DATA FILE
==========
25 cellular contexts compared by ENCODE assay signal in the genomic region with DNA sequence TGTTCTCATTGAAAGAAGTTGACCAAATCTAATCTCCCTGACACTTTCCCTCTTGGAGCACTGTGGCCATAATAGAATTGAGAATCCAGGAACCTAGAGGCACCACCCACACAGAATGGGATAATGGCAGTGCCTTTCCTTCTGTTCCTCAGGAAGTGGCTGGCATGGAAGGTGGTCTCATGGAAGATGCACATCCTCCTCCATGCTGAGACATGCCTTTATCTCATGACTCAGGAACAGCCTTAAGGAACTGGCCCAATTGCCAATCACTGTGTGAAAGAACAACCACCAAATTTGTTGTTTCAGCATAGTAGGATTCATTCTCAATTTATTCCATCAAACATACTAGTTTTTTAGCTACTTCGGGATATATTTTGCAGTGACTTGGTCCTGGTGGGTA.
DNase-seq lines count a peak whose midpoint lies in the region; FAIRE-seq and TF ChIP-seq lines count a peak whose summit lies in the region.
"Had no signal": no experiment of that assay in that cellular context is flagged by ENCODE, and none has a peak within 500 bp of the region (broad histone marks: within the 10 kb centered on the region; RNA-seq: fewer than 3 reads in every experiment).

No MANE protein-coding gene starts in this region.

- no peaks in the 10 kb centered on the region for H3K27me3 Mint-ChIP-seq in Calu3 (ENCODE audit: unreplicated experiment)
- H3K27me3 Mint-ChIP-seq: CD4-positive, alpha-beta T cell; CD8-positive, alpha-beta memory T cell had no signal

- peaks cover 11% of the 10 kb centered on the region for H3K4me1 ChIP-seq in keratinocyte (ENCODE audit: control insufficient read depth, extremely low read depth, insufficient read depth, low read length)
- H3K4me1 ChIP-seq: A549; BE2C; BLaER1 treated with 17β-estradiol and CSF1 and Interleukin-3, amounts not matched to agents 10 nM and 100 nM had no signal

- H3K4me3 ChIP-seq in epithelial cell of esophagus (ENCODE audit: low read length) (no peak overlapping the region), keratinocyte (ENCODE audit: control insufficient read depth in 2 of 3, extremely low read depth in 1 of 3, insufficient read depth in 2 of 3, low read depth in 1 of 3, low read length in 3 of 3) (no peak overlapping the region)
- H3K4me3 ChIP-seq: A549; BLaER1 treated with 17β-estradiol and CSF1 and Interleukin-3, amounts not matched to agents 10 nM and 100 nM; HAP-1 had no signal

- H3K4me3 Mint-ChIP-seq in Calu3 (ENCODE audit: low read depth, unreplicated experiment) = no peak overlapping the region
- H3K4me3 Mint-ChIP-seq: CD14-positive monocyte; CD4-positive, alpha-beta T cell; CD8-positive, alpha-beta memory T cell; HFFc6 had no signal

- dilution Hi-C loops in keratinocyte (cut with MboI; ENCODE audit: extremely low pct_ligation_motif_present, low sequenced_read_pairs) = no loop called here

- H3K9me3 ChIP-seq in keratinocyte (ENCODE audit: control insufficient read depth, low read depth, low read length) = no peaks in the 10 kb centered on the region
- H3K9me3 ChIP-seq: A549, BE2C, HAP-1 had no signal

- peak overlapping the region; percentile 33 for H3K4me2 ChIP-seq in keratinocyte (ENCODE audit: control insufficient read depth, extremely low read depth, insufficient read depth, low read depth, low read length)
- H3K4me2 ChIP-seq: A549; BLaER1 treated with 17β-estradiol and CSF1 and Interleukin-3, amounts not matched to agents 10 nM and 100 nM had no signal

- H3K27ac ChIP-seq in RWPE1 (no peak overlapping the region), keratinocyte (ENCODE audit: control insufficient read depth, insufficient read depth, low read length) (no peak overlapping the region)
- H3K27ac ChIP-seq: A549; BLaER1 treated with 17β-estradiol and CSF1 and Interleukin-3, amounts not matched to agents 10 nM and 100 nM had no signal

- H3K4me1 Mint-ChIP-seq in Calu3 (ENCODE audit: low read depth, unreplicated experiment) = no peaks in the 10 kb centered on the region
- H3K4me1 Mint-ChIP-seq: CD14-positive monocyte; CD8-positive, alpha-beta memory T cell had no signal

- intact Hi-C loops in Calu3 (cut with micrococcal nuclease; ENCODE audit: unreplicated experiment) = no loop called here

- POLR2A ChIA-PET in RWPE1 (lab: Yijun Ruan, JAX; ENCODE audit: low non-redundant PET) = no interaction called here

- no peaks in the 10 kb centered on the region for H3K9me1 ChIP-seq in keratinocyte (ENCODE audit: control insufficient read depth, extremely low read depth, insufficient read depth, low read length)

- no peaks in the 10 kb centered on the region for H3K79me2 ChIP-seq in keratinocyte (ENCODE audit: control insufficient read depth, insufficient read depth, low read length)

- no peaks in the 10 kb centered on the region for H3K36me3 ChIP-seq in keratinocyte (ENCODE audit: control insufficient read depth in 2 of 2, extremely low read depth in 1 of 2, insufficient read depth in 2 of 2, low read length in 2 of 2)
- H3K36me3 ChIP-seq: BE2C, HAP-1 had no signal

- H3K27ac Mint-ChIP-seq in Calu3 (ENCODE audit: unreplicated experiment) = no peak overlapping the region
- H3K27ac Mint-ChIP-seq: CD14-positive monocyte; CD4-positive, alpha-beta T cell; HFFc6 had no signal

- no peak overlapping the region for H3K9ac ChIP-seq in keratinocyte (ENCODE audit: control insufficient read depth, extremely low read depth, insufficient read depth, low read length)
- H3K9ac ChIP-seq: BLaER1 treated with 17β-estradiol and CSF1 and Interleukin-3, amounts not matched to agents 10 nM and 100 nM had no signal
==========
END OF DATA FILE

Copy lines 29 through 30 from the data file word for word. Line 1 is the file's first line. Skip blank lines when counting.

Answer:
- H3K27ac Mint-ChIP-seq: CD14-positive monocyte; CD4-positive, alpha-beta T cell; HFFc6 had no signal

- no peak overlapping the region for H3K9ac ChIP-seq in keratinocyte (ENCODE audit: control insufficient read depth, extremely low read depth, insufficient read depth, low read length)